Categories
General Leadership

Gather with Purpose

Gather with Purpose. Phillip Kane's andwin.net blog. Image credit: Pezibear | Pixabay.com
Image credit: Pezibear | Pixabay.com

Saturday, June 18, 2022

This week, Annie, and I spent a day looking at houses. We are thinking of moving to be closer to our children. We looked at old houses, new houses and in-between houses. We looked at big houses, little houses and in-between houses. We looked at close to town houses, away from town  houses and a bit in-between houses. We looked at move-in-ready houses, gut-job houses, and in between houses. We looked at houses like the one we have now, totally different houses, and in-between houses. We looked at open floorplan houses, chopped-up floorplan houses, and in-between houses. And the one we ended up liking the most was the most unlike anything we expected to like.

It wasn’t in a location we liked. It wasn’t built in the 20’s like we like. It wasn’t in an old neighborhood like we like. It didn’t have a story like we like. It wasn’t particularly attractive like we (and most people) like. It was a house that 9 times out of 10, we’d drive right past. But it felt like a home … because it was built for people to gather in. And as much as I continued to think I wanted the house that was the most like the house I have now in the neighborhood like I live in now, I couldn’t stop thinking about the unattractive, needs everything, feels-like-a-home gathering place. I think that’s because we’re made to gather; we’re happier that way, especially when we have a reason for doing so.

And that’s the point for the week.



Human beings are social creatures. We were created to be together with other human beings – in tribes, in clans, in clubs, in families, in communities, on teams and any other collection of two or more of us in any one place with a reason for being there. We do so because we don’t care for being alone doing nothing for long. Even the more introverted among us like more to be left alone than to be alone; because we are not made for extended solitude.

That’s why cases of depression and worse skyrocketed during the last two years of remote school and work. Zoom was an awful substitute for gathering together. Two dimensional images of those we care about were poor and unacceptable substitutes for the real thing. And when the lack of contact was combined with a lack of direction things became even worse. Millions of listless, lonely workers was a recipe for disaster.

It’s that same lack of direction, I think, which is now creating the bulk of the mixed emotions which are surrounding the return to the office for so many. It’s not so much that people don’t want to return to the office ever … they do. They long to see and gather with those they love and care about. What they aren’t looking forward to, and in many cases outright refuse to tolerate, is a combination of the office with lack of direction. They are willing to tolerate the latter from home but not after dressing for the office then enduring a commute to get there. Plus, when there doesn’t seem to be any actual togetherness once they arrive, the whole thing feels like a giant case of bait and switch.

Those that will win the return to the office game are those who understand that human beings have both a need to gather and a need for purpose. People will gladly show up in the office if they understand why they need to be there and are likewise rewarded by regular and meaningful gatherings with those they’ve missed. What they won’t tolerate are the early stabs at a hybrid model that feels worse even than either remote work or the office of yore because those in charge decided to combine the worst of both together into one awful construct they decided would be best for themselves.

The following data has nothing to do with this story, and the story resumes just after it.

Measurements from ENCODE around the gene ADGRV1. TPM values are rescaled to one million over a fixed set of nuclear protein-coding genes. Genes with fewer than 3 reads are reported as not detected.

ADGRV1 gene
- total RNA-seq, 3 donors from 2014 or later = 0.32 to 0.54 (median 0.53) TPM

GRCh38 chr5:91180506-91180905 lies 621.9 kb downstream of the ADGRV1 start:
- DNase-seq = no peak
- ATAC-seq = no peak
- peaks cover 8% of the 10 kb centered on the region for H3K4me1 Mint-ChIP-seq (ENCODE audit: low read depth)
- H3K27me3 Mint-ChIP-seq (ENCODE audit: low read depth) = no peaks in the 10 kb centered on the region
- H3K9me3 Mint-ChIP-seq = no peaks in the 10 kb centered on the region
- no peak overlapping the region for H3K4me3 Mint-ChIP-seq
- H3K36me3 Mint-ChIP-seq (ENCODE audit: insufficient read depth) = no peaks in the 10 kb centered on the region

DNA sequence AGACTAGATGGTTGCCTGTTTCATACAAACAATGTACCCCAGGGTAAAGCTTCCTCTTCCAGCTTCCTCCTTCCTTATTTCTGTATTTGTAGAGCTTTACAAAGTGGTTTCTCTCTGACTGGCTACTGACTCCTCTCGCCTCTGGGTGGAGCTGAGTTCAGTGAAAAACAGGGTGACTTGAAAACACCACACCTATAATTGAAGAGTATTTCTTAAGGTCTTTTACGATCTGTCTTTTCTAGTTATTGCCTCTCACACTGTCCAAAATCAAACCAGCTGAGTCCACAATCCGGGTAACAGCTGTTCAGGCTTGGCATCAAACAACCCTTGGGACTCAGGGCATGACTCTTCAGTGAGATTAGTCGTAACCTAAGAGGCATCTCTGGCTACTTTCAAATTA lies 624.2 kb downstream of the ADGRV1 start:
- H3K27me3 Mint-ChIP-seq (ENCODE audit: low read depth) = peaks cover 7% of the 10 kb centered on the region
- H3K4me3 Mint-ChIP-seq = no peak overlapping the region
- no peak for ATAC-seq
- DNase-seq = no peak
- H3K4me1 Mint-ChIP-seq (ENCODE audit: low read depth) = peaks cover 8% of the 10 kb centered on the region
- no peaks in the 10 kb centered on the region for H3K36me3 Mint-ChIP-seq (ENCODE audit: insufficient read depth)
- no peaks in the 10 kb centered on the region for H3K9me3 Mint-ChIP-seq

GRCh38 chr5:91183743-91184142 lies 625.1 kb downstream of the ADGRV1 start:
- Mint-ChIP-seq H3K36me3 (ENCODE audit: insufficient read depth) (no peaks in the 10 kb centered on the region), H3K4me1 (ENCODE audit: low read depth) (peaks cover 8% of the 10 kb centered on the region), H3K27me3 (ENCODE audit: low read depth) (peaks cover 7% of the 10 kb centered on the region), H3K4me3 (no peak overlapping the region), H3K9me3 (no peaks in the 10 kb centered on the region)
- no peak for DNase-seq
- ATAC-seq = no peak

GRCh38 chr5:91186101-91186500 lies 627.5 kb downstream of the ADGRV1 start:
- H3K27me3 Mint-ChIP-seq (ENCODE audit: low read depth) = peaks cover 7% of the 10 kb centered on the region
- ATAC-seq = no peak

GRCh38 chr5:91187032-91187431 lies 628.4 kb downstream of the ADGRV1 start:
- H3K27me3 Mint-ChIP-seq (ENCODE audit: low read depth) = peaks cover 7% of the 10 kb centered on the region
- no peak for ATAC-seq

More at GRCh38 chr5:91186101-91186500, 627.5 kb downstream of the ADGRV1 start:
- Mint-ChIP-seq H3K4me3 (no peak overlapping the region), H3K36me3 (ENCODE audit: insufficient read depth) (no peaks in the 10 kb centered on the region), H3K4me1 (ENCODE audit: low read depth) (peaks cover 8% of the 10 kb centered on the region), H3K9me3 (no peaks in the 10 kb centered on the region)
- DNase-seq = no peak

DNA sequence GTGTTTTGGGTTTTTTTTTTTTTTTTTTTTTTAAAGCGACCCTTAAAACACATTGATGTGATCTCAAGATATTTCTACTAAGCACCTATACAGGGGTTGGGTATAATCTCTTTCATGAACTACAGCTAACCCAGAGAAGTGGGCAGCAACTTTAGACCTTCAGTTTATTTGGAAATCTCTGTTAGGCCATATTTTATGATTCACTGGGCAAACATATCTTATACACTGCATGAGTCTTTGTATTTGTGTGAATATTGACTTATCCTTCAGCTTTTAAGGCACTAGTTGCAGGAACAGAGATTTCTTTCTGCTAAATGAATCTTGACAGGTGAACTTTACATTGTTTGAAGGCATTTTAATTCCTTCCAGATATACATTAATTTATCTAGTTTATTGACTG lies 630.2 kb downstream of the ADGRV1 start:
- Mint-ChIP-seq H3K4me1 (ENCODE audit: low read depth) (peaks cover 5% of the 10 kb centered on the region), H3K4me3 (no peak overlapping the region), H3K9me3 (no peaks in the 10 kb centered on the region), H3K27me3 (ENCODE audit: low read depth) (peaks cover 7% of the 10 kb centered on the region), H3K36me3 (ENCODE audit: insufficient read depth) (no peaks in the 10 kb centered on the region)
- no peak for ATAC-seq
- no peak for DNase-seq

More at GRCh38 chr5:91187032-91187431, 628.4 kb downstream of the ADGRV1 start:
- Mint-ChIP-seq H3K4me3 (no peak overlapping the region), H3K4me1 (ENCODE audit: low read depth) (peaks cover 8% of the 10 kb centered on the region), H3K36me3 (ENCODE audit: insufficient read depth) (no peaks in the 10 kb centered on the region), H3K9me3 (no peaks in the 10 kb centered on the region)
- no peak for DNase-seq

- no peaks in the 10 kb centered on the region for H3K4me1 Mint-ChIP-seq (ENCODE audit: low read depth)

This isn’t about spoiled workers with too much Covid money. Nor should it be about companies waiting people out until the Biden economy gets even worse and their perceived leverage returns. It’s about neither of those things. It’s fundamentally about people wanting to be with people. It’s about people wanting a purpose. And it’s about people wanting direction. None of those things seem like they are too much to ask for. People will gather together on purpose, it’s just what they do. Giving them a purpose to stay, well, that’s just what leaders do.

So, gather with purpose.

And win.

To learn more about the author, please follow this LINK.

To purchase Phillip’s new book, a finalist for the 2022 Hoffer prize, click HERE.

Image credit: Pezibear | Pixabay.com

By Phillip Kane

Phillip Kane is a husband, father, and caring steward. He has had a successful business career of more than 30 years in some of the world’s best-known corporations. Working for brands like Goodyear, Pirelli, Rothschild, and NAPA, Kane has had the privilege to lead thousands of individuals and has managed billions of dollars in value for stakeholders. Consistently recognized by the leaders of these organizations for excellence, Kane though credits any personal success to those he has led and who have made each win possible. Born in Detroit, the grandson of an International Harvester (now Navistar) truck dealer, Kane has spent a lifetime in and around cars and trucks. An Eagle Scout, Kane has been serving others since he was a young boy. Crediting his father and a Nigerian priest with almost every good thing he has learned about life, leadership, business and the art of storytelling, Kane has been recognized twice by Jim Kouzes and Barry Posner for the impact of his storytelling on teams. Kane lives in Ohio with his wife, Annie, of 28 years, 3 children, Caroline (24), Charlotte (21) and William (17), and the wonderdogs – Moses, Daisy, Eddie and Pete.

Leave a Reply

Your email address will not be published. Required fields are marked *

This site uses Akismet to reduce spam. Learn how your comment data is processed.